Just like my content marketing example, FTFs can spend too much time in the product because it’s more fun to build than to market and sell. FTFs who are subject matter experts (SME) are very likely to hyper-fixate on the product because it’s where their expertise is needed most. It’s even more critical, then, that SME FTFs hire a salesperson or marketer, stat, and trust them to steward distribution. 

In addition to building the right product, founders and early-stage teams should get the product to market fast, receive feedback and help buyers and users become evangelists.

Distribution hinges on the right budget and channels.


FTFs miss the mark on distribution because they allocate money to the wrong areas of business. Sure, engineering is important and expensive, and you need to build the thing right. But overspending on engineering comes at the expense of sales and marketing.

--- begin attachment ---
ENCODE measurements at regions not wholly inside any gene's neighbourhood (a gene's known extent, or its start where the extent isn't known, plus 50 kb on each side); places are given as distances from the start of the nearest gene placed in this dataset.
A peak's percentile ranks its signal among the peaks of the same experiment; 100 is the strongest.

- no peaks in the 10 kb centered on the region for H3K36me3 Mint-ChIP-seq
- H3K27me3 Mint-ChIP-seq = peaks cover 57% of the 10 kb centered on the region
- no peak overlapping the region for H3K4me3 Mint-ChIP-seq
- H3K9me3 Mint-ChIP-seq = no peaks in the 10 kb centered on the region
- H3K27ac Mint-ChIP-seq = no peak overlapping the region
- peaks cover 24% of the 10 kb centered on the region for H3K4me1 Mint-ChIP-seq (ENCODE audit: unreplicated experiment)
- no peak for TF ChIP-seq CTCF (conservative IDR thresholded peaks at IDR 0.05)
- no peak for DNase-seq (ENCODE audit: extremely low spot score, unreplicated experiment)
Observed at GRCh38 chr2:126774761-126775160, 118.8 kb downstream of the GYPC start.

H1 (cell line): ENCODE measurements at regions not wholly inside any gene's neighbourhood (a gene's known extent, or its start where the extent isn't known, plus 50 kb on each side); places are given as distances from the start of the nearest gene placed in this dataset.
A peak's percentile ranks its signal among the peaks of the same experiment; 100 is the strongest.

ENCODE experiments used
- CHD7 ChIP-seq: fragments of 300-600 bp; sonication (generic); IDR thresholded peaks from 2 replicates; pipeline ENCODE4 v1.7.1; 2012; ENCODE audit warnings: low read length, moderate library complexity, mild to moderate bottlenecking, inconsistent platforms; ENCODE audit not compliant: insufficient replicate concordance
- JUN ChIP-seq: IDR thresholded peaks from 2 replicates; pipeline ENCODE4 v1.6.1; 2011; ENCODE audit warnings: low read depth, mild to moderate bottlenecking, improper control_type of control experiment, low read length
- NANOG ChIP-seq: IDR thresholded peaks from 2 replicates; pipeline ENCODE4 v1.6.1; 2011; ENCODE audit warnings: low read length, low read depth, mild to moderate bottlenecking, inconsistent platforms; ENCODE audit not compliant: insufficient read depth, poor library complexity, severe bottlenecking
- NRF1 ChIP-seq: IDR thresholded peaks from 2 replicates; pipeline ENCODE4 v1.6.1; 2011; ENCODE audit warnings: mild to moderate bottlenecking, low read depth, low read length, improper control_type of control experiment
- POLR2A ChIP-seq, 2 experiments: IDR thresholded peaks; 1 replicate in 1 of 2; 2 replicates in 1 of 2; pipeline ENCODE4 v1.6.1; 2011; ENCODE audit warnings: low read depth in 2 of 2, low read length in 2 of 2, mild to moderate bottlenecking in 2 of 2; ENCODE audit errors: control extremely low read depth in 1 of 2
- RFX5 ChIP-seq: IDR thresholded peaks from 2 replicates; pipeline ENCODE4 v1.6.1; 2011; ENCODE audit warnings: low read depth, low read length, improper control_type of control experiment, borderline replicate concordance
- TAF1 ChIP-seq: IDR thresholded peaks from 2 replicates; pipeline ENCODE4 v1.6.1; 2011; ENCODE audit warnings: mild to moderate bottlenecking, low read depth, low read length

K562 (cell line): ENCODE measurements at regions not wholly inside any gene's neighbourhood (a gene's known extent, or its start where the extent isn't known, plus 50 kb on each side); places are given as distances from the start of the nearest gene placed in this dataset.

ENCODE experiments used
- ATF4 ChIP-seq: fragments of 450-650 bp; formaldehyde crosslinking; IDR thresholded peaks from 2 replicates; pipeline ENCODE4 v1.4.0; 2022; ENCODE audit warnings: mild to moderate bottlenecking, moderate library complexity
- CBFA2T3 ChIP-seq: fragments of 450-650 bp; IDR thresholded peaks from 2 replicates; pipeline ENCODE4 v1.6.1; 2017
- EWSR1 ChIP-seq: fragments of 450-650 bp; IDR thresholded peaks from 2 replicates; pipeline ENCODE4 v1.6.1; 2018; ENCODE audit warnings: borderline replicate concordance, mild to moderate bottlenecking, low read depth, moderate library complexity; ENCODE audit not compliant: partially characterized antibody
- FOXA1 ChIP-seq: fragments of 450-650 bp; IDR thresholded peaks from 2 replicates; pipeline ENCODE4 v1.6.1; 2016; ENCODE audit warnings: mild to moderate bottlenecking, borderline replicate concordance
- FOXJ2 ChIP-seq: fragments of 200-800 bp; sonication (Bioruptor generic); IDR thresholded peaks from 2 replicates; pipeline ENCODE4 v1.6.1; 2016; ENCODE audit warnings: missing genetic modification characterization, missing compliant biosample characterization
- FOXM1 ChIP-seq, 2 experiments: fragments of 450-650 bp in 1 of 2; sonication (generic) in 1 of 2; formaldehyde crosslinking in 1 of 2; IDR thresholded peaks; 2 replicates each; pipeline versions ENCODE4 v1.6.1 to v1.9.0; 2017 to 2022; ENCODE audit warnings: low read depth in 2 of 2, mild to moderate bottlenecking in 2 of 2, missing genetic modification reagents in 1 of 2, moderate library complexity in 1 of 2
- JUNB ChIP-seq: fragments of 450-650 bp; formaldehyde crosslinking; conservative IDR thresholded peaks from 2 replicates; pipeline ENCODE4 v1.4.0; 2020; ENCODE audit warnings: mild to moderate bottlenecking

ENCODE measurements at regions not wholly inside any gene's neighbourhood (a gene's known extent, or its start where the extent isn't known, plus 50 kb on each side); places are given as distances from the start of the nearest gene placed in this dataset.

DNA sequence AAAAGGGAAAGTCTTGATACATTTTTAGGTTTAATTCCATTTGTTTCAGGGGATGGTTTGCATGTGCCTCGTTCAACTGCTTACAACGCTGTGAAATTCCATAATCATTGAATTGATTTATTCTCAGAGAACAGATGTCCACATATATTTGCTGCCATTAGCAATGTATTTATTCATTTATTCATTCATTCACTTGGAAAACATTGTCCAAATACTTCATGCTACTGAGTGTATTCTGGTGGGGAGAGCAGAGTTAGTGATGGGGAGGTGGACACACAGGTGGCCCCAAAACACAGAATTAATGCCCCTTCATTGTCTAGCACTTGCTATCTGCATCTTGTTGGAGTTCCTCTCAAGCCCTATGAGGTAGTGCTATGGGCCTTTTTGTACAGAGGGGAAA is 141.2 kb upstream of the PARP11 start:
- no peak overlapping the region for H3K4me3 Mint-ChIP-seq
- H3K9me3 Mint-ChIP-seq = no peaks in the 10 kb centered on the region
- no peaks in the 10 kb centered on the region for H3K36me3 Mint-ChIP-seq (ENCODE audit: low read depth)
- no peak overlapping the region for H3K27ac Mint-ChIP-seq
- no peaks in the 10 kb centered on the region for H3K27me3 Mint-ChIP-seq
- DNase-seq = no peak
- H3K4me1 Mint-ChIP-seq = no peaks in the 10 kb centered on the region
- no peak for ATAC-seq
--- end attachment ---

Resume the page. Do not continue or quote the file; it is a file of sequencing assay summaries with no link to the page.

I see too many early stage startups who ask their marketing leader to push the product onto the market in what I call “street team” methods — like a kid who recorded an album and is walking through the parking lot of an event trying to get people to buy. FTFs think big when it comes to the product, but they often don’t think at all when it comes to marketing and sales, leaving the revenue leader to beg for a sufficient budget. 

So how much should be spent on sales and marketing to distribute a product? VC Tomas Tungaz says early stage startups should spend 90% of their revenue on marketing and sales and I couldn’t agree more. If investors out there say otherwise, then please show me a product that reached mass distribution without it.

Sure, some industries will have nuanced go-to-market (GTM) strategies where maybe 90 percent isn’t needed, per se. But don’t confuse cash budget — the money a marketing and sales team needs to spend on activation — with the hard costs of talent. Your budget should include talent and operating costs. 

If your strategy is to hire a massive salesforce, that’s part of your sales and marketing budget. If your strategy is to spend money on influencers for TikTok videos, that’s part of your budget. If your strategy is to find partner channels and collaborate with customers, again, that’s part of your budget.